Thursday December 5, 2013
Here's a tip that can save you hundreds of dollars in service calls if your furnace fails to light:
Check your thermocouple and know how to replace it.
If the gas burner in your furnace does not turn on or your pilot light in an older furnace is out, you may find that the problem lies in a little device that controls the gas valve. In an older standing pilot furnace the device is called a thermocouple. In newer electronic ignition furnaces it is called a flame sensor. However they both perform the same basic function, and that is to control gas flow.
In the tutorial Replacing a Furnace Thermocouple or Electronic Flame Sensor I describe how to easily replace a furnace thermocouple in an older style standing pilot furnace or an electronic flame sensor in a newer style electronic ignition furnace.
Of course determining if the thermocouple or flame sensor is your problem is something you need to know how to do. I outline how to troubleshoot a standard furnace in Troubleshooting a Gas Furnace and how to troubleshoot an electronic furnace in Troubleshooting an Electronic Furnace.
Sunday December 1, 2013
A really useful website you should check out is called Armchairbuilder.com.
Although the site's main audience are folks looking to do construction on their new home or major renovation project, it has some easy to understand construction videos and useful tips applicable to home repair.
In my recent tutorial How to Install Ceramic Subway Wall Tiles as a Kitchen Backsplash, I show you how to set tile for use in a kitchen, going directly over a drywall substrate. However, if you were installing tile in an area that will get wet such as in a bathroom shower or tub surround, you would need to use a waterproof substrate called cement board such as Durock® as made by USG.
Armchairbuilder.com has a nice video series on Tile Backer Board Installation: Shower Remodel. I like the site because, as the video shows, it provides easy to understand useful take-away information.
You know, like mine! No, seriously!
Thursday November 28, 2013
Today is a special day when we give thanks for what we have and what it seems we tend to take for granted.
So I'd like to wish my best to you and your family this Thanksgiving.
And as a special Thanksgiving Day tip from your Home Repair guide, I'd like to suggest you pay special attention to what goes down your garbage disposal, especially avoiding potato peelings!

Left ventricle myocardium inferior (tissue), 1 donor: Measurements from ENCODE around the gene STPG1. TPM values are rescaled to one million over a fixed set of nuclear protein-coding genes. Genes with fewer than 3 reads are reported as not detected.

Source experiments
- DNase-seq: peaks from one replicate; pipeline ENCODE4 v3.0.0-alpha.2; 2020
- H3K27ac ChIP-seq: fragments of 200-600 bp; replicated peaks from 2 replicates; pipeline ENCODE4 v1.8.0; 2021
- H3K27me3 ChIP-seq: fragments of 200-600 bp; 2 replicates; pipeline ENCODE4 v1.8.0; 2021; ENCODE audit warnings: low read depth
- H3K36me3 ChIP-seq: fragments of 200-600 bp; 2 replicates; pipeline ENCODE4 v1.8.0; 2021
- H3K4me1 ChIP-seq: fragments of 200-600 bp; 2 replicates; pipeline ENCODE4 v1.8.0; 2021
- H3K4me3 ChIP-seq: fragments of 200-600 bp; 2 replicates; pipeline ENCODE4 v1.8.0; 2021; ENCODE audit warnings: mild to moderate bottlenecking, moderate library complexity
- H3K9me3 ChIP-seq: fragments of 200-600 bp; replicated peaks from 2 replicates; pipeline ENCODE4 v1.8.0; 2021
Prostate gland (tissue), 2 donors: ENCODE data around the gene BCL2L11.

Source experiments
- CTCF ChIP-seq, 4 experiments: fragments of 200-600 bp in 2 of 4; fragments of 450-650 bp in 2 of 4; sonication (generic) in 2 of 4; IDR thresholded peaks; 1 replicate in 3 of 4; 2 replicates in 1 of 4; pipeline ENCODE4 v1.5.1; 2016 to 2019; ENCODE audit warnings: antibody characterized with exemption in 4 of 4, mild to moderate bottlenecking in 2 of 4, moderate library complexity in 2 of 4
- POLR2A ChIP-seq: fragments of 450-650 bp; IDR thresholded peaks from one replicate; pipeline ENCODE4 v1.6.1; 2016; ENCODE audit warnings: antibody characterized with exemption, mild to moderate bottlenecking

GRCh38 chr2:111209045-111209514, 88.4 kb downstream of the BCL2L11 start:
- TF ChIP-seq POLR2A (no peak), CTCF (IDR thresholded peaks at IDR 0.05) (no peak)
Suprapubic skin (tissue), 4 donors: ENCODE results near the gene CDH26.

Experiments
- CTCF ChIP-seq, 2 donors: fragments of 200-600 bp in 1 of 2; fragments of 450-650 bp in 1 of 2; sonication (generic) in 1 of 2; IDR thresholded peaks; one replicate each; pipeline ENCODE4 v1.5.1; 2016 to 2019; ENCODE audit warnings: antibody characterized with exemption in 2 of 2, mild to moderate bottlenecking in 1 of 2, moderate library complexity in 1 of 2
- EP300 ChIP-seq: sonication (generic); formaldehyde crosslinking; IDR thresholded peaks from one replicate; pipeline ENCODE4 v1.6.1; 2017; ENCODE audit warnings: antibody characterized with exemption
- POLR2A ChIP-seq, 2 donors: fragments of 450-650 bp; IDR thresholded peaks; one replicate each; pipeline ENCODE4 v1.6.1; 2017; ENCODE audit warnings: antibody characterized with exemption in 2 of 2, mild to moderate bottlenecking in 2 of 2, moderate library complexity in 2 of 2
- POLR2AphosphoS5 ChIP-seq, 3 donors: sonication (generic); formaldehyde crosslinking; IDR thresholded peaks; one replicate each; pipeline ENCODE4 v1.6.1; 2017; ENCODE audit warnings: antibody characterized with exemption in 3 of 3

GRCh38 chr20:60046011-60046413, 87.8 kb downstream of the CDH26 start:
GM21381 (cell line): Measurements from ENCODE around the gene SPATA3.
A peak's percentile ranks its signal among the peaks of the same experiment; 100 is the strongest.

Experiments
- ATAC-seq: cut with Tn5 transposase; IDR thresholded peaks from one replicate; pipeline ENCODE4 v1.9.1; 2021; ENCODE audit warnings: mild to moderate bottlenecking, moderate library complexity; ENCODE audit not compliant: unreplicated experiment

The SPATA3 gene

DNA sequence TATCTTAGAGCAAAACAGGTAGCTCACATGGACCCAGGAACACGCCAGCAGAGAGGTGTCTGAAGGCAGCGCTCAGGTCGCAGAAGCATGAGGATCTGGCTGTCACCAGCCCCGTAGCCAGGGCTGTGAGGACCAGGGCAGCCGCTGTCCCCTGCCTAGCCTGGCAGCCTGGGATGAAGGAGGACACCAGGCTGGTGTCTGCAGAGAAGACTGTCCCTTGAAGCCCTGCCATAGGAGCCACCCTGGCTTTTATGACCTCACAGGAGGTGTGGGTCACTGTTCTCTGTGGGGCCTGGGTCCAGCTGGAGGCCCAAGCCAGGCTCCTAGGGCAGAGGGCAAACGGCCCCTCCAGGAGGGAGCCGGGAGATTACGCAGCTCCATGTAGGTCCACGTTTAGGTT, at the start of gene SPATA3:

In the tutorial Garbage Disposal Troubleshooting I'll explain how to fix many problems you may encounter with your disposal today. I'll also give you some tips on how to avoid clogs and slow draining situations often caused by improperly putting in potato peelings or coffee grounds or eggshells.
Potato peelings should never go into your disposal. They may make it through the disposal OK, but the problem comes later on in the drain line where they become a clog forming starchy paste. Yech!
So avoid problem foods in the disposer and then feel free to grind away as you make and clean up from your holiday meal.
Wednesday November 27, 2013
Installing a ceramic tile backsplash provides you countless styles and colors from which to choose. A popular and economical backsplash tile choice is the subway tile.
Many people shy away from installing their own tile work but with detailed instruction and tips you can do this job yourself saving hundreds of dollars, gaining self-satisfaction and improving your home's property value. That is, if you do it right. And that's what I intend to show you, how to do it right!
In the tutorial How to Install Ceramic Subway Wall Tiles as a Kitchen Backsplash I provide you detailed step-by-step instructions and tons of photos on how to prepare and install ceramic subway tile as a beautiful kitchen backsplash. These instructions provide all the steps you need to get your tiles laid out, cut and adhered to the wall in preparation for the next step which is final grouting.
So take a few minutes and read this tutorial. You'll want to bookmark it as a reference for detailed steps and tips on tile installation. And if you decide to use subway tile, take some time and shop around. I compared prices at Lowes and Home Depot and found a difference of about $1 per square foot, or 25%-33% between the stores. One store offered tiles made by Dal-Tile and the other offered American Olean, both excellent manufacturers so either one was a great product choice.